Enforcement from below can come from citizens in donor and/or recipient countries, including through CSOs and the media. One way in which to introduce bottom-up pressure is if donors adhere to the steps we have covered in our previous posts – agreement on relevant reasons, transparency and revisibility – and thereby involve a variety of external stakeholders, including media, citizens, CSOs. These can contribute to a mechanism where there is pressure from the ground on donors in living up to their own commitments.

Media is obviously a very important player in these times. Extensive media reporting of donor commitments is a strong mechanism for informing and involving citizens – in both donor and recipient countries; media is also relevant to helping citizens understand limits and how decisions are made in face of resource constraints.

Our gut feeling though is that in the current system of global aid and development, the most workable approach will probably include a mixture of formal top-down and informal bottom-up pressure. From a country-ownership point of view, we feel that recipient country decision-makers should have a (strong) role to play here (more than they seem to have currently), as well as citizens in those countries.

However, bilateral donors, will probably continue to be more accountable to their own citizens (directly and via representative legislatures) and, therefore, a key task is to consider how to bolster their capacity to ensure ‘accountability for reasonableness’ in the use of evidence and decision-making more generally. At the same time multilateral donors may have more flexibility to consider other means of enforcement, since they don’t have a narrow constituency of citizens and politicians to be answerable to. However, we worry that the prominent multilateral agencies we know are also bloated bureaucracies with unclear chains of accountability (as well as a typical sense of self-perpetuation).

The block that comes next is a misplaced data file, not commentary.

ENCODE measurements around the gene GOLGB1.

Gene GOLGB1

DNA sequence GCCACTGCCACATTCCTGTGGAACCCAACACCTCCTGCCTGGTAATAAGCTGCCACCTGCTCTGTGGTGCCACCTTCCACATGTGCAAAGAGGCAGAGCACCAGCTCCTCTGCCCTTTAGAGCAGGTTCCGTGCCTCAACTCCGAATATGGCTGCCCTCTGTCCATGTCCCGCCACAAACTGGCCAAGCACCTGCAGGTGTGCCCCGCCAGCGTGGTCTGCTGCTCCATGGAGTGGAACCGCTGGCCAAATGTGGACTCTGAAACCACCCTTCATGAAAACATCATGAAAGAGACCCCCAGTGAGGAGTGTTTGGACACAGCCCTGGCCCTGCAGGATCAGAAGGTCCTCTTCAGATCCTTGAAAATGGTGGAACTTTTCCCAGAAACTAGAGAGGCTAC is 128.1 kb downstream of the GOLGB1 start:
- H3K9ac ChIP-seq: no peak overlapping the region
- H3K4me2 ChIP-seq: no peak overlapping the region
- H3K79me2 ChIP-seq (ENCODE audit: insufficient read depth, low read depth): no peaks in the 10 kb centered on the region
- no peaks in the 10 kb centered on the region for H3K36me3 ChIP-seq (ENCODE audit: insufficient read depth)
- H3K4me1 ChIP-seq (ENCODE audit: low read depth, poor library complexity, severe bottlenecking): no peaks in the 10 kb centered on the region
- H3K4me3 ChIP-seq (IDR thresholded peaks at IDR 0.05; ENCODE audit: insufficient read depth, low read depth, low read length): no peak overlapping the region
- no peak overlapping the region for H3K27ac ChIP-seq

While there is no clear blueprint for moving forward, we hope the above debate has gone a small step towards asking the right questions.

In sum

In this final post, we have considered how to enforce decision-making and priority-setting processes that are ideally informed by rigorous and relevant evidence but also, more importantly, in line with principles of fairness and accountability for reasonableness. These are not fully evident in the episode that opened this post.

Through this series of posts, we have considered how planning for decision-making can help in the production of more useful evidence and can set up processes to make fairer decisions. For the latter, we have relied on Norm Daniel’s framework for ensuring ‘accountability for reasonableness’ in decision-making. This is, of course, only one guide to decision-making, but one that we have found useful in broaching questions of not only how decisions are made but how they should be made.